The mother purchased her first home when the daughter was about two. It was a double-wide mobile home in a mobile home park. It was good. The daughter had her room, a small yard, and some friends her age in the same park. The mother was struggling to make ends meet, so with the help of her mother (as a babysitter), she was able to take on a second job. Then a third job. Then sign up for business classes. She was determined to provide her daughter with a good role model and decent place to grow up.
(Please note that these pictures are a resemblance of my past. After the fire of 2014, all was lost.)
Imagine the mother working so hard that she could purchase their first real “stick” home (as the Realtors call it). It was beautiful. Plenty of room in the bedrooms. A nice office room for her to do her studies. A HUGE back yard with enormous trees and a covered patio. Perfect place to add a dog for the daughter, so they did.
The mother met a man in her second job that appeared to want all the same things she wanted: a nice home in the country, some space, a nice house, and maybe a horse or two. She allowed to man to meet her daughter, and the two seemed to get along well. Imagine being totally fooled by this man and his smooth talking. After two years and a beating, she finally threw him out. This left her and her daughter on their own again – as God apparently wanted it to be.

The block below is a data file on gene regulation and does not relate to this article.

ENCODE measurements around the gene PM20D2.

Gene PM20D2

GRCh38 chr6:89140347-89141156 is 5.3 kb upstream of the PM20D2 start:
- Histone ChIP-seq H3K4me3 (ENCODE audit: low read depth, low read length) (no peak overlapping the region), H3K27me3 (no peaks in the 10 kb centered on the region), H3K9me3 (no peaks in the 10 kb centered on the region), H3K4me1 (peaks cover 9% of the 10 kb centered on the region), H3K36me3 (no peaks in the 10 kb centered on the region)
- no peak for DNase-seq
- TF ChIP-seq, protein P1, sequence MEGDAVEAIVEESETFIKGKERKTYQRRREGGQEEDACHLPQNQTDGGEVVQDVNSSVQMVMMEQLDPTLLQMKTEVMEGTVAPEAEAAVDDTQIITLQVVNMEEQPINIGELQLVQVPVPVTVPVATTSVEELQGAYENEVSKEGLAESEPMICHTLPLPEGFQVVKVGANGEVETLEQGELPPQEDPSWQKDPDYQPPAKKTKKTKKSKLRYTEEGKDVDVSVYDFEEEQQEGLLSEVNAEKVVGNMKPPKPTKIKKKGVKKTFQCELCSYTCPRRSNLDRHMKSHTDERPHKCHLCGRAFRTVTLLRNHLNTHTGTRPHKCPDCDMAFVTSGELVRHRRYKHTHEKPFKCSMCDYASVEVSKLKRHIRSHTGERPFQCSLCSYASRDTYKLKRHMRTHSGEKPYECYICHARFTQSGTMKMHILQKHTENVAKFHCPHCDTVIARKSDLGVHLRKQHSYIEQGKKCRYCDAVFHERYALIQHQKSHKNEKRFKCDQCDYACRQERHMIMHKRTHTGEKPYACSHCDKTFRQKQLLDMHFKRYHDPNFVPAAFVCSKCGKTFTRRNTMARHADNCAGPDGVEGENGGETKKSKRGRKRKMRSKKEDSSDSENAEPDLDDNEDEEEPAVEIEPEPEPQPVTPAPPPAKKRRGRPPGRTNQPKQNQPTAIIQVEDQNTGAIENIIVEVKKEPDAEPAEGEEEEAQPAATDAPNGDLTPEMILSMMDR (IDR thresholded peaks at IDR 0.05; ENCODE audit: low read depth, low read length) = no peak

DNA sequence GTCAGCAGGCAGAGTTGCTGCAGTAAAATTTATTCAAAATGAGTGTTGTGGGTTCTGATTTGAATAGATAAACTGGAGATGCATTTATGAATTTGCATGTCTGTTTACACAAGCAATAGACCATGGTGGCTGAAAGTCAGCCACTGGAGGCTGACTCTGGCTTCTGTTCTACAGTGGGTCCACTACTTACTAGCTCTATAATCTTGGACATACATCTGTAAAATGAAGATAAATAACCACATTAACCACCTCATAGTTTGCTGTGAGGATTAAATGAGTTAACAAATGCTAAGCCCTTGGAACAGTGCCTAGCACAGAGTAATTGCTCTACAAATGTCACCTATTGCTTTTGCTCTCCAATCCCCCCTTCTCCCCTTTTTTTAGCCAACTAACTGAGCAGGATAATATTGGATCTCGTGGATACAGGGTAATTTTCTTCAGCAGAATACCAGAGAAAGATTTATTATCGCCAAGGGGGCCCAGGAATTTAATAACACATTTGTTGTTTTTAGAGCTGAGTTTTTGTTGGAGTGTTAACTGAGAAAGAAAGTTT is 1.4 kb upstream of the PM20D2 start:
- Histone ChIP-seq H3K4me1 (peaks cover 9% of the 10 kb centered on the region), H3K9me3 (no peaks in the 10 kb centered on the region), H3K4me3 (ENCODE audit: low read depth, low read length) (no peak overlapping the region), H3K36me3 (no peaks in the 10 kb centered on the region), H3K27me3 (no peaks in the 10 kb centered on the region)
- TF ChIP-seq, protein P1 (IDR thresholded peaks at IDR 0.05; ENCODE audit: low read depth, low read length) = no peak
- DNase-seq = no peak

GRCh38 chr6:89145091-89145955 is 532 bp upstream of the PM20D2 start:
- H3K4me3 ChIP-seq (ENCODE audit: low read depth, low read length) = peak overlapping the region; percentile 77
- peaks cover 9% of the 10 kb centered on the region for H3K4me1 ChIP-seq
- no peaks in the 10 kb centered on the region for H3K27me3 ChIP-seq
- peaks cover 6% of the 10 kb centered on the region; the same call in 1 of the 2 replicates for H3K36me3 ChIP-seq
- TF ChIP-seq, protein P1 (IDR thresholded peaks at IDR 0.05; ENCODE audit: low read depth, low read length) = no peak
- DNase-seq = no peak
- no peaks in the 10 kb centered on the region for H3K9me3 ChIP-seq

Imagine things are going well. The mom still has three jobs. The daughter is in a nice elementary school. Both are doing well in their classes (A-students no less!), and the dog brings laughter and joy to both. Now imagine you are sitting at work, your daughter is safe in school, and you get a phone call:
“This is the Fire Marshall; you need to come home right now!”
The first thought in this young woman’s mind is this is a prank from one of her co-workers. She stated as much on the phone, and the Fire Marshall responded:
“No Ms. Helberg, this is not a joke, your home is on fire.”
This was June of 1992. She was thirty-three years old, and her daughter was seven.
What the fire didn’t take, the water from the hoses did. The dog also disappeared when the firemen had to go through to the back of the house. The dog bolted. The mother put up fliers, checked animal shelters, but never found the dog.
The mother and daughter spent that whole summer in a nice condo (provided by her stellar insurance company) with a pool. It was ok, but it was not home. By the time school started up again, they were back in their home. The daughter found a kitten and so it became a new addition to the family.
Life goes on as it will, and the Grandmother died. The daughter was now old enough not to need a babysitter anymore, but the loss of the beloved family member left a hole that could not be filled.
Things in Denver became ugly. The Columbine shooting happened and almost all of the schools, at every age level became a type of prison. The daughter, who was in middle school now, was let go early when another child thought it would be funny to bring in a flair gun – not funny! After that, complete lockdown.
The mother was now scared for the safety of her and her daughter. She devised a plan with her younger sister (who also lived in Denver), to seek out a small farm or country place. The urgency was to get out of Denver baby go-go (yes, that is a song.).
to be continued…